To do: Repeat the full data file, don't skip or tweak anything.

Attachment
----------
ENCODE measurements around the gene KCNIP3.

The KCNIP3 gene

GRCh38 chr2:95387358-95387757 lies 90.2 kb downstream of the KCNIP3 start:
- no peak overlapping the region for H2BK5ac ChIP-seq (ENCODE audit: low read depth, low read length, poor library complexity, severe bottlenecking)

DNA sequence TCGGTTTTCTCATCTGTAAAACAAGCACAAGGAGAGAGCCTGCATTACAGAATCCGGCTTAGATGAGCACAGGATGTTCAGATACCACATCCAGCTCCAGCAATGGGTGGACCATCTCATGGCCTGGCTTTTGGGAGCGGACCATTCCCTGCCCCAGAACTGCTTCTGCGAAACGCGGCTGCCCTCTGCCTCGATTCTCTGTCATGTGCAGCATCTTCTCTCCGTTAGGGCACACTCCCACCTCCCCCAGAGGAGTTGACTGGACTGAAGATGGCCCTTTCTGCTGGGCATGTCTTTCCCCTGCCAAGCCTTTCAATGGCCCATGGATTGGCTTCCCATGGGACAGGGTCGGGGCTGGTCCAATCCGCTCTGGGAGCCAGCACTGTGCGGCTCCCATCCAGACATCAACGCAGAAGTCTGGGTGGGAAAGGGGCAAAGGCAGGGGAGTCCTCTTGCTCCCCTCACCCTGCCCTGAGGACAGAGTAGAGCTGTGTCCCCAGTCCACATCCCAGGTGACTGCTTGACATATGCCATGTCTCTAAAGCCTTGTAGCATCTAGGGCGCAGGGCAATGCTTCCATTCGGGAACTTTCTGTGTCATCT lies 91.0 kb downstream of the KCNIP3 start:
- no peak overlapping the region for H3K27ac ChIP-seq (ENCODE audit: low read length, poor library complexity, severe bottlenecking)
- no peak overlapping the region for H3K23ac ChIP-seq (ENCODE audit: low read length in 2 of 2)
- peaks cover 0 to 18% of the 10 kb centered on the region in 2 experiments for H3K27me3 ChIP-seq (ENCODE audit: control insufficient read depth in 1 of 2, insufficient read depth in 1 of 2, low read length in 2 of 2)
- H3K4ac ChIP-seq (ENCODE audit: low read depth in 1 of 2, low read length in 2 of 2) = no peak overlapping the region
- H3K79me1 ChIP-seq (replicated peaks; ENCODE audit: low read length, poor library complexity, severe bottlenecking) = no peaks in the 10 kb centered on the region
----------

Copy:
ENCODE measurements around the gene KCNIP3.

The KCNIP3 gene

GRCh38 chr2:95387358-95387757 lies 90.2 kb downstream of the KCNIP3 start:
- no peak overlapping the region for H2BK5ac ChIP-seq (ENCODE audit: low read depth, low read length, poor library complexity, severe bottlenecking)

DNA sequence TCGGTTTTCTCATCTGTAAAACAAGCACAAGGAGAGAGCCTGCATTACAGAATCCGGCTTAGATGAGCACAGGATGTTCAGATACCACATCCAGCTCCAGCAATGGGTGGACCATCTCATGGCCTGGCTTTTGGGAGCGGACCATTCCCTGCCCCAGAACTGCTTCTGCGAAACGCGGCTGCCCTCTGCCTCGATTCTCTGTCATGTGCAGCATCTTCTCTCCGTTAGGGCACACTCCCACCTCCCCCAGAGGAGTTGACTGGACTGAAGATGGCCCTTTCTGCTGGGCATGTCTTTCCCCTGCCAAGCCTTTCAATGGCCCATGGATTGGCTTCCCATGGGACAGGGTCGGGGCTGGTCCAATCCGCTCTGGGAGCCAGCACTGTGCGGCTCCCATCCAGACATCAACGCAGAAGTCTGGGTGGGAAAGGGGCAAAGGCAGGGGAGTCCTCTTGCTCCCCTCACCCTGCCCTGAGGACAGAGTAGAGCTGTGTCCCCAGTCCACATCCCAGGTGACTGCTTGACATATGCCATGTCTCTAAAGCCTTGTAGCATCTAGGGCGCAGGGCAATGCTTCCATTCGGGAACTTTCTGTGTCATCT lies 91.0 kb downstream of the KCNIP3 start:
- no peak overlapping the region for H3K27ac ChIP-seq (ENCODE audit: low read length, poor library complexity, severe bottlenecking)
- no peak overlapping the region for H3K23ac ChIP-seq (ENCODE audit: low read length in 2 of 2)
- peaks cover 0 to 18% of the 10 kb centered on the region in 2 experiments for H3K27me3 ChIP-seq (ENCODE audit: control insufficient read depth in 1 of 2, insufficient read depth in 1 of 2, low read length in 2 of 2)
- H3K4ac ChIP-seq (ENCODE audit: low read depth in 1 of 2, low read length in 2 of 2) = no peak overlapping the region
- H3K79me1 ChIP-seq (replicated peaks; ENCODE audit: low read length, poor library complexity, severe bottlenecking) = no peaks in the 10 kb centered on the region